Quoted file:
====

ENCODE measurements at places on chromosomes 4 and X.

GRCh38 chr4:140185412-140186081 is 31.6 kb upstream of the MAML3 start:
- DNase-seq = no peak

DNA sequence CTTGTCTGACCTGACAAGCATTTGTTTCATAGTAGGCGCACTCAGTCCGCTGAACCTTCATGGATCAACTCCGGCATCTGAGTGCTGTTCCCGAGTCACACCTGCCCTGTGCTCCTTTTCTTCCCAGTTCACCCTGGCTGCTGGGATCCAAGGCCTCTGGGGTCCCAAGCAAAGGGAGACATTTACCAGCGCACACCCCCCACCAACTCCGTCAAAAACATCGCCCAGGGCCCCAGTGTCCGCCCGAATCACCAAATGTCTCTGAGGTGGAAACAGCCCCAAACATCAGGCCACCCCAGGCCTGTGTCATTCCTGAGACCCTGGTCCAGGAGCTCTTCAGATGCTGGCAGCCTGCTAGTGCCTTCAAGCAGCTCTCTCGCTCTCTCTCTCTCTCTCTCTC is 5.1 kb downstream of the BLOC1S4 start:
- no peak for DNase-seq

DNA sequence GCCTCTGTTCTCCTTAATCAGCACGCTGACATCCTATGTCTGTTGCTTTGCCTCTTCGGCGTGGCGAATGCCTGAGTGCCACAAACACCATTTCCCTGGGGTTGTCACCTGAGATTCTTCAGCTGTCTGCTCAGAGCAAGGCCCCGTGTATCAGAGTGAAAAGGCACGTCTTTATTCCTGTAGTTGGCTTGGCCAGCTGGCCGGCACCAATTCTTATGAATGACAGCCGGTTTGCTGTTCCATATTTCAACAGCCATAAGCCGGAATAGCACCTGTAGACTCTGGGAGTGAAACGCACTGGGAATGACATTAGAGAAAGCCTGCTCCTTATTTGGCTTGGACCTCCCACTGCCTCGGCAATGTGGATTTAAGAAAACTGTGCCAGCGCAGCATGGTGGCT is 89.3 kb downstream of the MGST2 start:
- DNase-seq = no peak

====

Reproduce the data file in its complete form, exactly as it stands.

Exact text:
ENCODE measurements at places on chromosomes 4 and X.

GRCh38 chr4:140185412-140186081 is 31.6 kb upstream of the MAML3 start:
- DNase-seq = no peak

DNA sequence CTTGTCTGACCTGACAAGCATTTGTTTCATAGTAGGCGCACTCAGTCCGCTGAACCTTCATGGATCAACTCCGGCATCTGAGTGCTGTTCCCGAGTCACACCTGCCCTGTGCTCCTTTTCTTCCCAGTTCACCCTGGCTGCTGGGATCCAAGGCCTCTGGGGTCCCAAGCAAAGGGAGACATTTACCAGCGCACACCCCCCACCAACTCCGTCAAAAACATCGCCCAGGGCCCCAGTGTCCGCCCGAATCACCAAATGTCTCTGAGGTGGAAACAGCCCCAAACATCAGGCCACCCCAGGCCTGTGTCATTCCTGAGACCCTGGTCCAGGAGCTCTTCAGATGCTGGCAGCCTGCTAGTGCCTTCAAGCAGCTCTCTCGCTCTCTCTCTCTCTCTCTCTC is 5.1 kb downstream of the BLOC1S4 start:
- no peak for DNase-seq

DNA sequence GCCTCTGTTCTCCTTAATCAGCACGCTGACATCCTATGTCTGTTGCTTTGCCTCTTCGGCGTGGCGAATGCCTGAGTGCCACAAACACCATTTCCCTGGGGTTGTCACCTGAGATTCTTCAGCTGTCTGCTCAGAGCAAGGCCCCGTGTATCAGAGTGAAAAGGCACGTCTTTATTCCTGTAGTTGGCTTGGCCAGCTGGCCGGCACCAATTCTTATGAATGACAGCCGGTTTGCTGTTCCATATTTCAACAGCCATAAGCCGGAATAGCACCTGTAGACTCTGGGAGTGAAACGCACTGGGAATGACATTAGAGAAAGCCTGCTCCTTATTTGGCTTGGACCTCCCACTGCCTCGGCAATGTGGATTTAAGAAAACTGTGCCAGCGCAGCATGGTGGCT is 89.3 kb downstream of the MGST2 start:
- DNase-seq = no peak